Newspaper article The Christian Science Monitor

A Native Son without a Country ; Richard Wright Gave a Voice to Black America like No One before Him, but He Still Couldn't Find Home

Newspaper article The Christian Science Monitor

A Native Son without a Country ; Richard Wright Gave a Voice to Black America like No One before Him, but He Still Couldn't Find Home

Article excerpt

In a letter to his literary agent's assistant dated Oct. 24, 1960, just one month before his strange, inexplicable death, Richard Wright exclaimed, "The Western world must make up its mind as to whether it hates colored people more than it hates Communists or does it hate Communists more than it hates colored people."

It was perhaps difficult to tell in 1960, but for many it seemed as if the Western world hated both communists and coloreds with equal passion. They both symbolized the havoc that was plaguing the Western world, from the political challenge of the civil rights movement to the aesthetic and social "degeneracy" of rock 'n' roll. Indeed, in the minds of white American Southern segregationists, this was in effect a distinction without a difference: People of color who complained about their condition were tantamount to being communists.

In the so-called third world, where the cry for nationalist independence from colonialism was nearly universal, there, too, it seemed to the European mind that the colored and the communist were the same.

Wright had been a staunch anticommunist since the early 1940s, but the kind of anticommunist he was did not help him either with American whites (because he remained critical of American racism and white American hypocrisy) or with his fellow black intellectuals and artists (because he saw himself unapologetically as a Westerner).

He could never be the centrist anticommunist that some white intellectuals of the 1950s were, like Lionel Trilling and Arthur Schlesinger.

He had mythologized the marginal man in many of his writings, and by the last decade of his life, he had become such a man himself, without a faction to protect him. He was hated by the communists and distrusted by the anticommunists. Without a country to claim him, he felt abandoned by America, unwanted by England, and, finally, weary and skeptical of France. As a result of being a faithless husband and an absent father, he also found himself without a family.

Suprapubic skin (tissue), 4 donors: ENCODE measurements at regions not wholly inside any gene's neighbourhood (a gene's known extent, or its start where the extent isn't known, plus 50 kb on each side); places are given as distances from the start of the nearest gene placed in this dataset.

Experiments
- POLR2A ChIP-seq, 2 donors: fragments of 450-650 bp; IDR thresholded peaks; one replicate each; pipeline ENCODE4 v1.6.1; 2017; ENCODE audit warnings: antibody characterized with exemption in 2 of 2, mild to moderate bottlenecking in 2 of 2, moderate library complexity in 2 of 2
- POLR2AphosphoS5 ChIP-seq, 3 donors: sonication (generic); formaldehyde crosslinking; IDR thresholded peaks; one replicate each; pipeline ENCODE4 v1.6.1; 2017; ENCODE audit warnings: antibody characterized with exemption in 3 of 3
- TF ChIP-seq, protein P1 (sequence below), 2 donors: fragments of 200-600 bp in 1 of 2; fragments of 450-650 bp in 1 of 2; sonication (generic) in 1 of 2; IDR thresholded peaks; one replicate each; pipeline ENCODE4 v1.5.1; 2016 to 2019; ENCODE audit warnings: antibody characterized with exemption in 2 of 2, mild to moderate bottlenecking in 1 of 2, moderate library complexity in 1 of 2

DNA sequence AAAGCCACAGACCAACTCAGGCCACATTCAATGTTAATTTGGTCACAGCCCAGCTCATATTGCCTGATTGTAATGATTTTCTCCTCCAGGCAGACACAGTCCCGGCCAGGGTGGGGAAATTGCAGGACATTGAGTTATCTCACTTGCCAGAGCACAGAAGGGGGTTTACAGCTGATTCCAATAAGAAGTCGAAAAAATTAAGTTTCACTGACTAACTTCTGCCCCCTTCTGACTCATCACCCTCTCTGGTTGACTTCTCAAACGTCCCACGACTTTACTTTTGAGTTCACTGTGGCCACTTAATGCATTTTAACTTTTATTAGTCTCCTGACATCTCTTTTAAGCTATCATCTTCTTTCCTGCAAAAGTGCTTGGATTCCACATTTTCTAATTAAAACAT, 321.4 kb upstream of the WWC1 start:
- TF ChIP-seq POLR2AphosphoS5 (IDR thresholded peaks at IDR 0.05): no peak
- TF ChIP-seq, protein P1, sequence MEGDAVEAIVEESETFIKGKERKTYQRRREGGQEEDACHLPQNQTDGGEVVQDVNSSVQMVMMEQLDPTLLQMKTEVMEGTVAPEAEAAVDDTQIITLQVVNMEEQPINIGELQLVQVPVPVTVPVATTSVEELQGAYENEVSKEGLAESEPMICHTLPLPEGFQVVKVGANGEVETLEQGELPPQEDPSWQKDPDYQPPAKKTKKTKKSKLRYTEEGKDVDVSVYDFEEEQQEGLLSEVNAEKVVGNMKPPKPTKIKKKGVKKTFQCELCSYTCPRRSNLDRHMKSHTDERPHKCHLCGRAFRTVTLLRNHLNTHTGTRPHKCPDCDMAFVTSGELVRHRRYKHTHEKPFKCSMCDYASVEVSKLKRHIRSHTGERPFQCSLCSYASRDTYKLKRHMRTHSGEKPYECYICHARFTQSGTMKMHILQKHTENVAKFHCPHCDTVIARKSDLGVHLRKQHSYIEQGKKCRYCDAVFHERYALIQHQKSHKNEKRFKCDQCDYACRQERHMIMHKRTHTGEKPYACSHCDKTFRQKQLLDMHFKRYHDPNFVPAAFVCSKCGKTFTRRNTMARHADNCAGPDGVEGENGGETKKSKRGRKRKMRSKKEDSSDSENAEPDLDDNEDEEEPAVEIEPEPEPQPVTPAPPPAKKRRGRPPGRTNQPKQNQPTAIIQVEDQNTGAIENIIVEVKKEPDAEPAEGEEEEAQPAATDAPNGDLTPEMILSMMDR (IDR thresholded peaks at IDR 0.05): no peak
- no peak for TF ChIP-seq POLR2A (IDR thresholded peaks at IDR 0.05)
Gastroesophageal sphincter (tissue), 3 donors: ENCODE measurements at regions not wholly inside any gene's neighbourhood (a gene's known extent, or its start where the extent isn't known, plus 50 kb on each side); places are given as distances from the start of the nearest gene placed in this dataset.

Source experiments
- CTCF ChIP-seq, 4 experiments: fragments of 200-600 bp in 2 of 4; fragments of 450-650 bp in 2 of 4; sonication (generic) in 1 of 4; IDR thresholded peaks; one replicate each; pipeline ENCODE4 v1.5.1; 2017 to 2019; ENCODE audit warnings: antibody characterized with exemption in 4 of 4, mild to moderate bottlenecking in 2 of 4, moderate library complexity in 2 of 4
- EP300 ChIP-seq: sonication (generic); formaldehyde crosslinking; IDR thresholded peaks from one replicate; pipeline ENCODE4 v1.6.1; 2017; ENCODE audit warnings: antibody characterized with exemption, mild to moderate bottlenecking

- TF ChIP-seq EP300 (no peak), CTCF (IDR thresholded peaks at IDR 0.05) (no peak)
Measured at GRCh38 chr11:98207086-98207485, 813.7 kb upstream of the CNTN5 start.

Hazel Rowley, author of this new, well-written account of Wright's life, gives us Wright in his final years as proud, even vain, about this state of things and more than a little frightened.

Richard Wright was born in Mississippi in 1908, and had only an eighth-grade education in one of the poorest, most segregated school systems in the most rabidly racist state in the Union. His family, or rather, the women of his family, were highly religious and highly repressed and repressive.

Despite this unpromising beginning under a system that was geared to produce a submissive, frustrated, thoroughly defeated man, Wright fashioned himself into a writer and a thinker of great power and accomplishment. He shaped himself into one of the monumental writers of the American Century.

He was the first black American writer to achieve an international reputation of considerable dimension, having his work translated into a number of languages, and the first black American writer to produce several bestsellers and to be taken with a degree of seriousness by the white American literary establishment.

He became a famous expatriate, living the last 13 or so years of his life in Europe, which he had hoped would help him as both a man and writer, but seemed to do not quite either.

Rowley tells the story of the determined black boy who came north to Memphis and then Chicago, during the wave of the Great Black Migration of the 1920s, who ate canned pork and beans in his lonely room at night while reading Mencken and Dreiser, who persevered in the face of criticism from his family.

What helped Wright immeasurably was the Communist Party and the foothold it gained in the United States during the 1930s, particularly in artistic and intellectual circles, when Wright was a young man. …

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